Thioredoxin interacting protein links oxidative stress to inflammation Top


Inflammation is the response of the body to pathogens, and it is prerequisite for tissue regeneration. Multiple studies using patient samples and various animal models confirmed the contribution of the inflammatory response in DR. [21],[61] Treatment with various anti-inflammatory agents significantly slowed the progression of DR. However, how inflammation is generated in DR in the absence of pathogens is still unclear.

Amelioration of oxidative stress is mediated via multiple antioxidants including the main thiol-dependent thioredoxin (Trx) and glutathione-glutaredoxin (Grxs) systems. Recent evidence suggests that Grxs acts as the backup of Trx system (reviewed in). [62],[63] The Trx system includes Trx, Trx reductase (TrxR) and Trx interacting protein (TXNIP). Trx is a multifunctional protein that binds to apoptosis signal-regulating kinase 1 (ASK1), leading to ASK1 inhibition and in turn the ASK1-dependent apoptosis. In addition, Trx is an oxidoreductase that controls cellular ROS through enhancing the reduction of various proteins by cysteine-thiol disulfide exchange. TXNIP tightly regulates Trx activity via binding to Trx and limiting its ability to bind to other proteins. Therefore, TXNIP has been considered the physiological inhibitor of Trx, which regulates its expression and activity. Prior evidence showed the induction of TXNIP expression by high glucose and diabetes in neurons, [64] renal [65] and various retinal cells. [66],[67],[68] Studies by Singh group demonstrated that TXNIP contributes to the development and progression of DR via induction of retinal inflammation, fibrosis/gliosis and neurovascular injury. [66],[67],[68] They also showed that silencing TXNIP in vivo abolished diabetes-induced retinal inflammation. In agreement with the aforementioned studies, we previously showed that TXNIP plays a critical role in augmenting retinal oxidative and inflammatory response in models of neurotoxicity, [69],[70] as well as high fat diet-induced pre-DR. [71] TXNIP has been linked to inflammation both at transcriptional and posttranscriptional levels. At transcriptional levels, TXNIP results in activation of nuclear factor kB (NFkB) pathway, which leads to proinflammatory cytokine expression. [66],[69] At posttranscriptional levels, TXNIP acts as a direct activator of nod-like receptor protein 3-inflammasome, which is a component of the innate immune system responsible for initiating the inflammatory response (reviewed in). [62] Therefore, TXNIP is considered a promising therapeutic target in mitigating retinal inflammation during DR. Interestingly, we showed that TXNIP is essential for angiogenic response both in vivo and in vitro. [72] In addition, in an animal model of oxygen-induced retinopathy, we found that knocking down TXNIP resulted in activation of the apoptotic ASK1 signal, leading to exacerbated vaso-obliteration. [73] These results highlight the crucial role of TXNIP in regulating the homeostasis of Trx system. Based on literature, early modulation but not complete elimination of TXNIP expression is a promising therapeutic strategy for DR management.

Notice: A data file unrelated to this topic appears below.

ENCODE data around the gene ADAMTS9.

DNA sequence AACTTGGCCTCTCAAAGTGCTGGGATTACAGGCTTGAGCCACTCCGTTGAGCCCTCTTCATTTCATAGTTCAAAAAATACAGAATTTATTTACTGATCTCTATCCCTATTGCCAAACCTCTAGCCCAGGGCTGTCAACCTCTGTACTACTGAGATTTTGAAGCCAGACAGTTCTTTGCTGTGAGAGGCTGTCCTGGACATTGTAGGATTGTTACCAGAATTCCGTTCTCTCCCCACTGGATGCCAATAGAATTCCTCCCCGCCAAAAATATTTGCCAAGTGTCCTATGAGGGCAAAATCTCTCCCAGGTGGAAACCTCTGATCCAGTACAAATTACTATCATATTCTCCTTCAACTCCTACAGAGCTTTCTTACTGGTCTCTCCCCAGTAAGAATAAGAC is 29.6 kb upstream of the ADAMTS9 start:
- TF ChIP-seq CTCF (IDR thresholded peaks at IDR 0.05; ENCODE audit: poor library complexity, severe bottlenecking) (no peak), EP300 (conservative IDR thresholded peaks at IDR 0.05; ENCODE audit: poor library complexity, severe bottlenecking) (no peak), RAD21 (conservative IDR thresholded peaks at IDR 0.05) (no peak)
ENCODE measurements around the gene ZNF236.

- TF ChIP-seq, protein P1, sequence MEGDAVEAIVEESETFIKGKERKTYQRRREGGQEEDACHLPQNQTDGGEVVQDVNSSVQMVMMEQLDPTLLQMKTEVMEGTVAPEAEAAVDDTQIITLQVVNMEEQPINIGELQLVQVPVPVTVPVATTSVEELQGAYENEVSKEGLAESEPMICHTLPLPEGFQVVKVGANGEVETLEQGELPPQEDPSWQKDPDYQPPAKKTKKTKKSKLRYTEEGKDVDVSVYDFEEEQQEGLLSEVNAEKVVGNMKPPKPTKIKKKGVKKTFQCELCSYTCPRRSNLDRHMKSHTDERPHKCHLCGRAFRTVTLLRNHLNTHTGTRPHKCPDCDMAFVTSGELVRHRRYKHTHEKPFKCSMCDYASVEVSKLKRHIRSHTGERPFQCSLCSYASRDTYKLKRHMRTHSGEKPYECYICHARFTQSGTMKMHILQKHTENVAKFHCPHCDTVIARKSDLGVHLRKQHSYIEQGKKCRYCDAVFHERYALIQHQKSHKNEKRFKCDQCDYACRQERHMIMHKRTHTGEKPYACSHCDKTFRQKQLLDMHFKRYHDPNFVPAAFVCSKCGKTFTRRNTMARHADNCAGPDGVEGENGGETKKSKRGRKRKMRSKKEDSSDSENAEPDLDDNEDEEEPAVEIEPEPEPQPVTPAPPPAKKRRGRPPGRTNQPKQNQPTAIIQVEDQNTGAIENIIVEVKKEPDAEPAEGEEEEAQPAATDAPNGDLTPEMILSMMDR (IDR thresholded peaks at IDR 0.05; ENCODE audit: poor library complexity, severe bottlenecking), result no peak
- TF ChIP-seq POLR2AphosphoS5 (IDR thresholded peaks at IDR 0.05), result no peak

Proinflammatory role of oxidative stress in neurotrophin system Top


Changes in level of the NGF have been previously assessed in diabetic patients in relation to DR and neuropathy. [74],[75],[76] Our group previously showed that increased peroxynitrite generation in diabetic human and rat retinas impaired the NGF survival signal. NGF is usually released as the proform, proNGF, which is cleaved intracellularly by furins and extracellularly by several proteases including matrix metalloproteinases (MMPs-7). [57],[77] Our group has identified diabetes-induced peroxynitrite formation can impair MMP-7 activity resulting in accumulation of proNGF at the expense of mature NGF in experimental and clinical PDR. [20],[57] ProNGF binds favorably to p75 neurotrophin receptor (p75 NTR ), which in combination with its co-receptor sortilin, generally activates inflammatory and apoptotic pathways (reviewed in). [78],[79] We and others have shown that overexpressing proNGF induced activation of NFkB and expression of tumor necrosis factor alpha (TNF-α) and interleukin-1β (IL-1β) in rodent retina as well as in Müller glial cell treated with proNGF. [80],[81],[82] The proinflammatory response of proNGF was ameliorated by inhibiting its receptor; p75 NTR . The proinflammatory role of proNGF in activated microglia has been documented also in neurodegenerative diseases such as Alzheimer's and Parkinson's diseases. [83] It is not surprising that treatments that target peroxynitrite and oxidative stress were able to restore the balance between proNGF and NGF that coincided with decreases in retinal inflammation, vascular permeability, and neurodegeneration. [57],[58],[80],[81],[84] These results support the notion that oxidative stress plays a critical role in driving proinflammatory pathway by favoring accumulation of proNGF in diabetic patients.


   ENDOPLASMIC RETICULUM-STRESS AND DIABETIC RETINOPATHY Top